Ben Macala was born in Bloemfontein, South Africa on 21 April 1937.
He spent his early years tending cattle on a farm, and did his first drawings on rock formations using stones. Later
his family moved to Gauteng.
Macala's career as an artist began in 1965. Although he was self-taught he had trained under Cecil Skotnes at the
Jubilee Art Centre in 1964, and in 1965 worked with, and received guidance from, Ephraim Ngatane. 1966 saw him
studying under Bill Ainslie for a short period.
He held 13 exhibitions in Europe and the United States of America from 1967 to 1985. He was also one of the few
Black South African artists whose work was seen locally, even during Apartheid.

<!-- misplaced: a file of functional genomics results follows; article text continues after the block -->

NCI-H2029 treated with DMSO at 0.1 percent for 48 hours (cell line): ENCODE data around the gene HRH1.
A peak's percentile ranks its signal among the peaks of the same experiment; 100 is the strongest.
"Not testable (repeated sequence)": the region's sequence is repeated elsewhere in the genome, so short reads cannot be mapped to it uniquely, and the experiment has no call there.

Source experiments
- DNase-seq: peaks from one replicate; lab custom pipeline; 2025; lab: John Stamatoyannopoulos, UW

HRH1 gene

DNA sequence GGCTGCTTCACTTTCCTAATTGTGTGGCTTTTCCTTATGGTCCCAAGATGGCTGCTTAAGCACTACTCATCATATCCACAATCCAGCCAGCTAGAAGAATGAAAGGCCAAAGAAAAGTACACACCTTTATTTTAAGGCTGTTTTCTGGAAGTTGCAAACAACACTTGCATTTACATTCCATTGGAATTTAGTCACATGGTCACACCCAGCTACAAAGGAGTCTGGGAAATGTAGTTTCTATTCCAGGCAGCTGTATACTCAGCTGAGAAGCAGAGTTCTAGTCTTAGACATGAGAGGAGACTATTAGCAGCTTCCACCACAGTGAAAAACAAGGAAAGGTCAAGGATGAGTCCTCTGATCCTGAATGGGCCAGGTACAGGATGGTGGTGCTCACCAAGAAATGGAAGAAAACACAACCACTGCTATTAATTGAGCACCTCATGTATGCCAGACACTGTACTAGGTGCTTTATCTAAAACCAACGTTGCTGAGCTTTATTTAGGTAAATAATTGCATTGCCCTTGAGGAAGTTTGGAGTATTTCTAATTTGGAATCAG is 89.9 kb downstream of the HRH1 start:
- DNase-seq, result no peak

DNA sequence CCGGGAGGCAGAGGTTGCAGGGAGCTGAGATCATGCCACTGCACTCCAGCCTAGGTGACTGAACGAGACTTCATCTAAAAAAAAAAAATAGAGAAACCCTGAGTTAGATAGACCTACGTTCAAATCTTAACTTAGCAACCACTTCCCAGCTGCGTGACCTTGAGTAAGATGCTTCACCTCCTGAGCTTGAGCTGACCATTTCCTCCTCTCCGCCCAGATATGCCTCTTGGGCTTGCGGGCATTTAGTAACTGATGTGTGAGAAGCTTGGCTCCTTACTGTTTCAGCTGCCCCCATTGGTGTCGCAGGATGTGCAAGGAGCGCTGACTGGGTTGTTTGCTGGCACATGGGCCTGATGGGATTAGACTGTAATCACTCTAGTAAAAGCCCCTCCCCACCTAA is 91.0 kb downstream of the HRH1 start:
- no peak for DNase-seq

Most of his works are
pastel/crayon studies of people with the aim to show the dignity and tranquillity of his subjects.
These later became popularized and stylized and he began presenting these faces in group compositions. His latter
works before his death tend to be more refined and also decorative, compared to many of his earlier works.
Some notable exhibitions :
- 1965 : African Painters and Sculptors from Johannesburg Exhibition at the Piccadilly Gallery in London in 1965
- 1967 : First solo-exhibition in Johannesburg
- 1968 : Artists of Fame and Promise Exhibition
- 1981 : Black Art Today Exhibition
- 1987 : African Images Exhibition
- 1988 : Neglected Tradition Exhibition, Johannesburg Art Gallery
Ben Macala is noted for his unique style of drawing. His portraits depict modern South Africans in a pensive expression. His charcoal and pastel works have drawn the attention of critics for the passion and introspection he conveys so eloquently.
Mounted and framed behind glass for hanging.
Height: 24 ¼" x Width: 18"